Four reasons to invest in commodities in 2018

Falling crude oil inventories, weaker US dollar provide investors in commodities reason for optimism

Time to read: 4 min

Commodity performance has been mixed in recent years. A strong rally in 2016 was followed by more modest returns in 2017, with gains in industrial metals offsetting weakness in energy and agricultural commodities. As we move into 2018, I believe conditions are favorable for commodities. Here are four reasons to take a closer look.


What to make of the US dollar’s doldrums?

Today’s weak dollar has the potential to spark higher interest rates and ignite commodities

While the dollar moved higher against global currencies in 2014 and 2015, headlines touting the dollar’s strength continued long after its price trend flattened out. Since then, the Federal Reserve adopted tighter monetary policy, leading many market prognosticators to predict a renewed rise in the US dollar. I was not among them.

In fact, it has been my contention for nearly two years that


Commodities: Time to buy when others are selling?

As outflows increase, oil fundamentals are strengthening

As I travel around the country to meet with institutional clients, I often hear this question: “What is everyone selling? Because that’s something I’m really interested in buying.” These are clients who have the confidence and experience to contradict the herd mentality that causes many investors to chase market returns (which often results in buying near market tops while selling near market bottoms).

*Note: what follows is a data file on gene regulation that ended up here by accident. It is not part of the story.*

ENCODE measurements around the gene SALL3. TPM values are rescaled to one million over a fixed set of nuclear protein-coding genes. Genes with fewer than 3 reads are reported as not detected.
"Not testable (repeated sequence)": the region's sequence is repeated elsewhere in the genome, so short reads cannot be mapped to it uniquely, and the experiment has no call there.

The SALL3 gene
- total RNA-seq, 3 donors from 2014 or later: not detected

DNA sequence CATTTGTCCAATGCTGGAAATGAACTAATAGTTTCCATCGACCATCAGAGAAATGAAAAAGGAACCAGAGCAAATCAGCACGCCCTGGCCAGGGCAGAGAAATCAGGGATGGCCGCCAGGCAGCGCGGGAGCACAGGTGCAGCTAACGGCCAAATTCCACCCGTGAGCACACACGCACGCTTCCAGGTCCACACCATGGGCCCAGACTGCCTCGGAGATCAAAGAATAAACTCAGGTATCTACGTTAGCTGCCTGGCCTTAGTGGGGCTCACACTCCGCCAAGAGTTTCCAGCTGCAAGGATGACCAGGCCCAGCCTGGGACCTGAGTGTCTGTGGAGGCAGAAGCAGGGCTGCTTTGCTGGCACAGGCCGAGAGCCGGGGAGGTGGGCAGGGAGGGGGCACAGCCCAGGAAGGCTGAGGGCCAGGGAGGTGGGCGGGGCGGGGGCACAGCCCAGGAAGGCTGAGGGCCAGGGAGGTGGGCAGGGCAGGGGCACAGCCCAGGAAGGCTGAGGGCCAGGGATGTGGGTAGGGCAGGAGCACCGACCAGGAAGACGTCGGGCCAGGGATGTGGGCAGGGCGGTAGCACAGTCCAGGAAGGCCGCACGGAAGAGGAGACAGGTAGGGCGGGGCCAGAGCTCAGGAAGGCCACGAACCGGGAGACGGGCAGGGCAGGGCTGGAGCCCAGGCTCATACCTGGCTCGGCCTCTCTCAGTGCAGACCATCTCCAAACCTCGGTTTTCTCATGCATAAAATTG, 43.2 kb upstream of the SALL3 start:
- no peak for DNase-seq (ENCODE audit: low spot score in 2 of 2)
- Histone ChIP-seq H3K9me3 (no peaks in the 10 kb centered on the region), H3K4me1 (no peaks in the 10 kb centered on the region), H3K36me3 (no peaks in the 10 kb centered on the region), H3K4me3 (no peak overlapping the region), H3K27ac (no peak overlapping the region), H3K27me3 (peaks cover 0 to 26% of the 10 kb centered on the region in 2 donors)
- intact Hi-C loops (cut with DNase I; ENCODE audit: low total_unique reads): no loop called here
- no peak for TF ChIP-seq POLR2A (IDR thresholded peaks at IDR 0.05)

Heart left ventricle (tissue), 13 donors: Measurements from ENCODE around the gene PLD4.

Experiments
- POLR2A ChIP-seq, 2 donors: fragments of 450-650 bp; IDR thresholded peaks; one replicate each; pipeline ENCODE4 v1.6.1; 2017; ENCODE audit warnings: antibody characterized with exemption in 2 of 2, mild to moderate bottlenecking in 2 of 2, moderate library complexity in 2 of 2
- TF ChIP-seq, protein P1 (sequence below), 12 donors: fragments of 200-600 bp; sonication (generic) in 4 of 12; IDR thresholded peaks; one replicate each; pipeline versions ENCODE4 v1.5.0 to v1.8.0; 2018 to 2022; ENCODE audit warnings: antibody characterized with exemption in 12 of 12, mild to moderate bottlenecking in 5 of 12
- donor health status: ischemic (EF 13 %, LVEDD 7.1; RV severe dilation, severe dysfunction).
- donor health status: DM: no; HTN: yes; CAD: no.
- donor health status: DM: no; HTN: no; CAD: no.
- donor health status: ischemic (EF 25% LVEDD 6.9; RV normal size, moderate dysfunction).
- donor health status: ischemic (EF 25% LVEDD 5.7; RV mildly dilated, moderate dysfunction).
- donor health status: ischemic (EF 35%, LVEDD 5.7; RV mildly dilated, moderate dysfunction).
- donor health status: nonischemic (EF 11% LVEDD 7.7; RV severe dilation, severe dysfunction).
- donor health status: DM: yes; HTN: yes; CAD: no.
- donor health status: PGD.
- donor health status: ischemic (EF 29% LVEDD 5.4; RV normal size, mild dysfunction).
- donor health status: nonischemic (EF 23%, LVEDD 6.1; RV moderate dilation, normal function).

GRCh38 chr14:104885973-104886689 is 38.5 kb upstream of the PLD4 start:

That question is my cue to start talking about commodities. 


Opportunities emerge as the ‘Trump trade’ unwinds

As the future of new policies becomes murky, investors seek opportunities that are grounded in today’s realities

The “Trump trade” has officially unwound in the global currency markets, reflecting investors’ fading confidence in Washington’s ability to pass growth-inducing legislation. After experiencing a post-election boost on the back of President Donald Trump’s victory late last year, the US dollar erased almost all of its gains as of May 17.1

While this week’s drop triggered dramatic headlines, my team believes that falling enthusiasm is creating an attractive entry point for investment opportunities based on real trends that we’re seeing today — not on inflated hopes for new policies.

The potential effects of a weaker dollar


Commodities: Staying focused on the fundamentals

Despite recent market disruptions, a decline in global crude oil inventories could bode well for commodity investors

2017 has been challenging for commodities, which are down more than 9% on the year as of May 5, 2017.1 In the first week of May, commodity markets experienced heightened volatility in the wake of rising US crude oil output and expectations of a recovery in Libyan production. Copper and iron ore prices have also retreated on renewed concerns about Chinese demand.

Supply is critical to energy commodities

However, commodity investors need to look at